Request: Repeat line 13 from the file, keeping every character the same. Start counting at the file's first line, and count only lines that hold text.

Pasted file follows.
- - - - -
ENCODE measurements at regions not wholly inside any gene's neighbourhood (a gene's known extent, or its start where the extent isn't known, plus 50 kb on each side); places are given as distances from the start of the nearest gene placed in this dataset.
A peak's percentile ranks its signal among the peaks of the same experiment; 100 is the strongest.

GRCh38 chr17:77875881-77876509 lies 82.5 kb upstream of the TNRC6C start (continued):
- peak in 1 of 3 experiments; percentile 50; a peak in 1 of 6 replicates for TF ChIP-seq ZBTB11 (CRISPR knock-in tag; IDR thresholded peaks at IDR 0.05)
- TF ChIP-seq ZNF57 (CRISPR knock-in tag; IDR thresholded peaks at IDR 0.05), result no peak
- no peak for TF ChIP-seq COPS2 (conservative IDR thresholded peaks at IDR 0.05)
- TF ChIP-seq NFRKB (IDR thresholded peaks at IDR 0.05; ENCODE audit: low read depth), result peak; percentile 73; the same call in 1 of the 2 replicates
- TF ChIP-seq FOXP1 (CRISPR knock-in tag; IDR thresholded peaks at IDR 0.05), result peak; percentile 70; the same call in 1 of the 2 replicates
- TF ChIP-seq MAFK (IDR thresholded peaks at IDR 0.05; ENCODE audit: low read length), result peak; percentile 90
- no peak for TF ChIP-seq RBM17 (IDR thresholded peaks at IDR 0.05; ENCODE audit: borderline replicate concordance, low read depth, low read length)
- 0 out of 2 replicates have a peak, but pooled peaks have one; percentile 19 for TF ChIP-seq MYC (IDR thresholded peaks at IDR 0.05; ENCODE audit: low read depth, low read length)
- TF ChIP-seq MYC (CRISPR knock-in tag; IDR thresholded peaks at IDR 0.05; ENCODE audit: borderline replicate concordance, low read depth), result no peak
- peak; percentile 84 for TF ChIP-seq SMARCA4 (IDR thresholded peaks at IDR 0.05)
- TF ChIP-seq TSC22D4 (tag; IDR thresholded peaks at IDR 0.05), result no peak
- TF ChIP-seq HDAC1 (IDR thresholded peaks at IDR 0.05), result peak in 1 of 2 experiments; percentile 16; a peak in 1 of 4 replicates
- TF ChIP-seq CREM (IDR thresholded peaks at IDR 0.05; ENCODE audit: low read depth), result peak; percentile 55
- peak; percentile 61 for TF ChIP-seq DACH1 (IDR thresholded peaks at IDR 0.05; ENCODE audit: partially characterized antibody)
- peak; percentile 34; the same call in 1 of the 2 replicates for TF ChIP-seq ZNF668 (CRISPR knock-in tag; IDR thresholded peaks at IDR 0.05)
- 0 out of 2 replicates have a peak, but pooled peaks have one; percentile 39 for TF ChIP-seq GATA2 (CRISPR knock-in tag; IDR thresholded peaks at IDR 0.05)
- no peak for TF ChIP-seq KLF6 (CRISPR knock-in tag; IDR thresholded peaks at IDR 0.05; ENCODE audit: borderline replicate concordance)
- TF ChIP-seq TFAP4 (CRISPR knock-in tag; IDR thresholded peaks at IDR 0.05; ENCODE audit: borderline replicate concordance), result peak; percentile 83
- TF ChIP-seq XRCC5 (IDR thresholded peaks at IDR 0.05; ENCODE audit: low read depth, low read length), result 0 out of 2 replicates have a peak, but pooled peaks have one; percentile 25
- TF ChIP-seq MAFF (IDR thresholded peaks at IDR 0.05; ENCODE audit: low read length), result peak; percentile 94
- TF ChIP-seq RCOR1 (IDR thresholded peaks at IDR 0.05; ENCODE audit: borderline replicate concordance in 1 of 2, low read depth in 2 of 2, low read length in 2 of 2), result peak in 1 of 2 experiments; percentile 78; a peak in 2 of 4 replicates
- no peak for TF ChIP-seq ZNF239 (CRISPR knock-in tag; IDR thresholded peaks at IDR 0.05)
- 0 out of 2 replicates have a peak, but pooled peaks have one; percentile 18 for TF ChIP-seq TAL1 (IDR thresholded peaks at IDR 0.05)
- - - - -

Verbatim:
- peak; percentile 84 for TF ChIP-seq SMARCA4 (IDR thresholded peaks at IDR 0.05)